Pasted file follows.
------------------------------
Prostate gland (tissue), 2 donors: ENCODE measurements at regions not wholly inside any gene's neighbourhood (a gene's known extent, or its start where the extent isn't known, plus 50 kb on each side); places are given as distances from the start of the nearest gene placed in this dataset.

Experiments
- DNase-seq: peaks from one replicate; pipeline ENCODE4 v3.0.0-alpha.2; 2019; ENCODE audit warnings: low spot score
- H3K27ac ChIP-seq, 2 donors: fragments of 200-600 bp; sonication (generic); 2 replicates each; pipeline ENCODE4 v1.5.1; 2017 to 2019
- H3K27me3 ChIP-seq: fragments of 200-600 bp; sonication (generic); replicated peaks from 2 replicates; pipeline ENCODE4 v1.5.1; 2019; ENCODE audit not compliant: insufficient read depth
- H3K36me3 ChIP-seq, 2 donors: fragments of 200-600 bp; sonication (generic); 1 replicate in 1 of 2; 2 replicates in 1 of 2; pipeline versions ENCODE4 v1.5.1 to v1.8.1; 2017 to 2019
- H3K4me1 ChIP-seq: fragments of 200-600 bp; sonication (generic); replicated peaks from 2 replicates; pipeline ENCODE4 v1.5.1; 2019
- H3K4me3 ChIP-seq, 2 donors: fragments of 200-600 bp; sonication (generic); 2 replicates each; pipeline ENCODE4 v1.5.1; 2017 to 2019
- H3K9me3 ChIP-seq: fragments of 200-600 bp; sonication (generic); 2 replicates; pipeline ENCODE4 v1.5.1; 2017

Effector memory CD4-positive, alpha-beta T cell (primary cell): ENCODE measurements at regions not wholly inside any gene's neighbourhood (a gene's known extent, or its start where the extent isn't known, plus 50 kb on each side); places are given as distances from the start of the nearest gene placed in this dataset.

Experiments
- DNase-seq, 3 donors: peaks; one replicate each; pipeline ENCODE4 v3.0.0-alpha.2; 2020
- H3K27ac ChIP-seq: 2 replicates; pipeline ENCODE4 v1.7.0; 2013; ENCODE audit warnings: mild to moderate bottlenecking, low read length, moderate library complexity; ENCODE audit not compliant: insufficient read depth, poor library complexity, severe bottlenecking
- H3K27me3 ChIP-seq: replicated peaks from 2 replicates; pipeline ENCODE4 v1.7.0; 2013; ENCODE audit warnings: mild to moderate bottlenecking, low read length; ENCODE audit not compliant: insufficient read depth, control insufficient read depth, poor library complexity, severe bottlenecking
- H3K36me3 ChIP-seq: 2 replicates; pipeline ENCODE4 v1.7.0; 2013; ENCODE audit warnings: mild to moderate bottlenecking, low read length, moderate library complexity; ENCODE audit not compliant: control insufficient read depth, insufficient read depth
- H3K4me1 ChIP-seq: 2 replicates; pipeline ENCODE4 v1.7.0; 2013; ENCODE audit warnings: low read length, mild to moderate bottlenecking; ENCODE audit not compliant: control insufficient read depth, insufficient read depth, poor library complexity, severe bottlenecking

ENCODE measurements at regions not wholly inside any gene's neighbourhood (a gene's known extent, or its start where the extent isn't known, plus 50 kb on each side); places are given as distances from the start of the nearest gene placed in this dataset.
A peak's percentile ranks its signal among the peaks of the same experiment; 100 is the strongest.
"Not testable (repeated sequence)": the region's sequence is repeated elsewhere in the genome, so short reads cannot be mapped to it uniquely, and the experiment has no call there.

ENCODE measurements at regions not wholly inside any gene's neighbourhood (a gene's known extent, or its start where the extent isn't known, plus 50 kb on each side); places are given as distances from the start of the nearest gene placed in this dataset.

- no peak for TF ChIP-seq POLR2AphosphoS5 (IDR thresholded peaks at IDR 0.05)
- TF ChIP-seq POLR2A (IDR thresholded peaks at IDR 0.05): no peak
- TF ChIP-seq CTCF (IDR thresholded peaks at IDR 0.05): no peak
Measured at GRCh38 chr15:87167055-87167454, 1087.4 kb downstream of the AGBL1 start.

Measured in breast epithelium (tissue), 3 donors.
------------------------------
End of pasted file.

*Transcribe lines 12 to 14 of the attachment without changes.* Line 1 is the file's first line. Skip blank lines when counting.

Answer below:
- DNase-seq, 3 donors: peaks; one replicate each; pipeline ENCODE4 v3.0.0-alpha.2; 2020
- H3K27ac ChIP-seq: 2 replicates; pipeline ENCODE4 v1.7.0; 2013; ENCODE audit warnings: mild to moderate bottlenecking, low read length, moderate library complexity; ENCODE audit not compliant: insufficient read depth, poor library complexity, severe bottlenecking
- H3K27me3 ChIP-seq: replicated peaks from 2 replicates; pipeline ENCODE4 v1.7.0; 2013; ENCODE audit warnings: mild to moderate bottlenecking, low read length; ENCODE audit not compliant: insufficient read depth, control insufficient read depth, poor library complexity, severe bottlenecking